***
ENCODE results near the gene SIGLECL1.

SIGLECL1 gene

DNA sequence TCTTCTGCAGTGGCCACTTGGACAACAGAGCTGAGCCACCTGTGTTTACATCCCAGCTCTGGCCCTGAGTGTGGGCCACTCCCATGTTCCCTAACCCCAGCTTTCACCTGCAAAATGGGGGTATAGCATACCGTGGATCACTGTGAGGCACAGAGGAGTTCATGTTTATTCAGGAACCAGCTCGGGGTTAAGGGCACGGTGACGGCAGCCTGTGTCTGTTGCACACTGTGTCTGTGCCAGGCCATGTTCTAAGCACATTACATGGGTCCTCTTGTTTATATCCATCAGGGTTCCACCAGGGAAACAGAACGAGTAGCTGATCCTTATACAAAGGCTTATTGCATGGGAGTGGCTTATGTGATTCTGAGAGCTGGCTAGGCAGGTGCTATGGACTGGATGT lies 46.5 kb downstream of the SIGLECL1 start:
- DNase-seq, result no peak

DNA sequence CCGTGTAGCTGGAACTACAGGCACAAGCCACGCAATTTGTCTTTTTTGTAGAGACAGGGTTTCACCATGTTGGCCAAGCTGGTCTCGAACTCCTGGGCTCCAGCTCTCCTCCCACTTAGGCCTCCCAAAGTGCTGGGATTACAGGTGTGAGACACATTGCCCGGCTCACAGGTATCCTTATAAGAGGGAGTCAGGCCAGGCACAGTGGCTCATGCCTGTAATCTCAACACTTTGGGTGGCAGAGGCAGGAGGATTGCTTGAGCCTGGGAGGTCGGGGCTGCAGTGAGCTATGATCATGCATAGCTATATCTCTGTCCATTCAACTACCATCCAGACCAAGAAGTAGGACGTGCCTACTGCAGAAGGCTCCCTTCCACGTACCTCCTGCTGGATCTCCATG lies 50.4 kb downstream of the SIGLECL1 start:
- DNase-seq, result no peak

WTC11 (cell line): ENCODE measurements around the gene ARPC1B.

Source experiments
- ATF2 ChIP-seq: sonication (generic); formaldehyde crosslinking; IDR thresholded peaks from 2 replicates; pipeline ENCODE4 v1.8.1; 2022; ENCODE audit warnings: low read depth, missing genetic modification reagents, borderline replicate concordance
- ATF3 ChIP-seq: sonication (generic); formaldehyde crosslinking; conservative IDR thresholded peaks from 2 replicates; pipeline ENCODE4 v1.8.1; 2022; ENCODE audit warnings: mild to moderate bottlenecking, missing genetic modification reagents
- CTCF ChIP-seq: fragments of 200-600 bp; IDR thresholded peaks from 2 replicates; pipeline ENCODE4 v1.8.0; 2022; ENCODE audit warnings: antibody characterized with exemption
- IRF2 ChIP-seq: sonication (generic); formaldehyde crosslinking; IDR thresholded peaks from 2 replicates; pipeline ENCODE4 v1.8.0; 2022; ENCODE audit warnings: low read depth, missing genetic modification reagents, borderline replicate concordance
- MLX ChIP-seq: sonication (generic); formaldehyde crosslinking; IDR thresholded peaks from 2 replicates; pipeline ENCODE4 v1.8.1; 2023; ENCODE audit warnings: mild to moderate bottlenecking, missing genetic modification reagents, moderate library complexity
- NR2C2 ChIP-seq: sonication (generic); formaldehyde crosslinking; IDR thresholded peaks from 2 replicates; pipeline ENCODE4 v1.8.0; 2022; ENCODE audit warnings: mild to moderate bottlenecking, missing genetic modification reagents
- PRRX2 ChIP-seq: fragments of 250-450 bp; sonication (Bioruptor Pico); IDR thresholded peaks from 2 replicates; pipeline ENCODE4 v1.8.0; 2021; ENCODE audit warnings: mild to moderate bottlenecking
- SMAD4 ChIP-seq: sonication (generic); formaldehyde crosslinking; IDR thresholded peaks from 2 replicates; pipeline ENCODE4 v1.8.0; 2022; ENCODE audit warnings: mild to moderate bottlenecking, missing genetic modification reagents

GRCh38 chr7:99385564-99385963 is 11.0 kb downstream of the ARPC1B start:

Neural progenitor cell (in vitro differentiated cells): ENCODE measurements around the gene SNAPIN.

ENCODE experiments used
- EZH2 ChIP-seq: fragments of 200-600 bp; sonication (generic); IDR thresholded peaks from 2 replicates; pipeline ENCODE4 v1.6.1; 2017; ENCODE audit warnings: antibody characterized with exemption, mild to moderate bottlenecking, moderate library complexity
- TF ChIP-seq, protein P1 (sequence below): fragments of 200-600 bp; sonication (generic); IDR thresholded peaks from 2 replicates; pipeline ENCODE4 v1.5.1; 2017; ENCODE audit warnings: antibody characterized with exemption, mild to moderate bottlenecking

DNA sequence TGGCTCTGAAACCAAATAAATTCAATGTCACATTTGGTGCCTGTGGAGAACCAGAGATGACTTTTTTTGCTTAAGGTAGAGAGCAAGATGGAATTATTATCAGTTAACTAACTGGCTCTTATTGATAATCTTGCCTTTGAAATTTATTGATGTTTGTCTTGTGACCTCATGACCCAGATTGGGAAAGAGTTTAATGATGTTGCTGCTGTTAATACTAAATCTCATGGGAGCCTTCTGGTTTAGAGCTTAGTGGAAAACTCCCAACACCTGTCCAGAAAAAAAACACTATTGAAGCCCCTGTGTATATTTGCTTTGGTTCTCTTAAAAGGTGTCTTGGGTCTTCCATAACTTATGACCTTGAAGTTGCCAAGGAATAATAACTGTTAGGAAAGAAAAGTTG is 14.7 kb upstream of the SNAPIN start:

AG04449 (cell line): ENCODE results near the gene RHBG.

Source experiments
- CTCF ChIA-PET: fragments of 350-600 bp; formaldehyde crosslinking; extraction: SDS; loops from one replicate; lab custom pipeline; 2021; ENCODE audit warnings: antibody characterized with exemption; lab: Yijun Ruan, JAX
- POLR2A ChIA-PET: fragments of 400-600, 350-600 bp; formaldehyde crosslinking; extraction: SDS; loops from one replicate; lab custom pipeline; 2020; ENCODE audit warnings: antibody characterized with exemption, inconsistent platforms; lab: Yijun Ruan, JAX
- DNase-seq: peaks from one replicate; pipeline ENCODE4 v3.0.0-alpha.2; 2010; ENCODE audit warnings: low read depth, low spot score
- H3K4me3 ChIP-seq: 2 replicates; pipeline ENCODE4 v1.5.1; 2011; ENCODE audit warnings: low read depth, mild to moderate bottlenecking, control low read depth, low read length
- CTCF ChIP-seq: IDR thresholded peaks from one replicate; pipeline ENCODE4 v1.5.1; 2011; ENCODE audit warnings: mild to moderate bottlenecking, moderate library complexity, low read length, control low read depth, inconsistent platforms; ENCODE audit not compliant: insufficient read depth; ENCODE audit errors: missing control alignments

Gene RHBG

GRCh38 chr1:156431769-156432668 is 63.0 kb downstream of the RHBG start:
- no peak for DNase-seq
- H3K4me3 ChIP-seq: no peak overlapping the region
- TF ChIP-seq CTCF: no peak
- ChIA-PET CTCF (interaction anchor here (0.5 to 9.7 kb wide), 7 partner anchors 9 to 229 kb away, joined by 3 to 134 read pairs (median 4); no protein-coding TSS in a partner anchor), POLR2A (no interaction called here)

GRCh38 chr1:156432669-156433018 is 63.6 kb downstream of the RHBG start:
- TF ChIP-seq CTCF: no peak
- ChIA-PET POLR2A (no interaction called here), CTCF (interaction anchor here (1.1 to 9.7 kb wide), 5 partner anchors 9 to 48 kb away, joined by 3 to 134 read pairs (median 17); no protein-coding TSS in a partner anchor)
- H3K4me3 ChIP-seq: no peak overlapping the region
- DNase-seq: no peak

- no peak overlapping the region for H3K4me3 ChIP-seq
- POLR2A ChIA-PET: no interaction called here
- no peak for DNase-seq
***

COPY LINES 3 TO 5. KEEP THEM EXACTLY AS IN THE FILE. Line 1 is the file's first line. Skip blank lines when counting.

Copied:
DNA sequence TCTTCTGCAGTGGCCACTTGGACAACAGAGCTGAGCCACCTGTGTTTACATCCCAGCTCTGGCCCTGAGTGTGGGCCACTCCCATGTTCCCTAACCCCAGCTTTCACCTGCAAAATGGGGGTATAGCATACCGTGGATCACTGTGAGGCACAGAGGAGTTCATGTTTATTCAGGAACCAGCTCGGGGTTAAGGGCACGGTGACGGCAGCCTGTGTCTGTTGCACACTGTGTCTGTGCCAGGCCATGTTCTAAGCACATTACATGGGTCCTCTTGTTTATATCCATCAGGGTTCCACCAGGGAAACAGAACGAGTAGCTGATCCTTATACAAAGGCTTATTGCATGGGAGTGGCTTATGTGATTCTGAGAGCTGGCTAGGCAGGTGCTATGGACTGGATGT lies 46.5 kb downstream of the SIGLECL1 start:
- DNase-seq, result no peak

DNA sequence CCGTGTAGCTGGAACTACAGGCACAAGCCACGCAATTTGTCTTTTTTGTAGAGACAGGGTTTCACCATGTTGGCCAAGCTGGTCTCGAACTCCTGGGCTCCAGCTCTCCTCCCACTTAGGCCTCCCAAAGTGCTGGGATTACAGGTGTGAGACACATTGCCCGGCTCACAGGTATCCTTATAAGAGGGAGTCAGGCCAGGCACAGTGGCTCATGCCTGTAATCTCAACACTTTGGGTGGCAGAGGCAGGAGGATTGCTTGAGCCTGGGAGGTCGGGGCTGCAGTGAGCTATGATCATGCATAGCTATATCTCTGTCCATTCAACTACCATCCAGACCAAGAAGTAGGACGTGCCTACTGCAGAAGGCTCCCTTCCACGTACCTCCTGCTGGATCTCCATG lies 50.4 kb downstream of the SIGLECL1 start: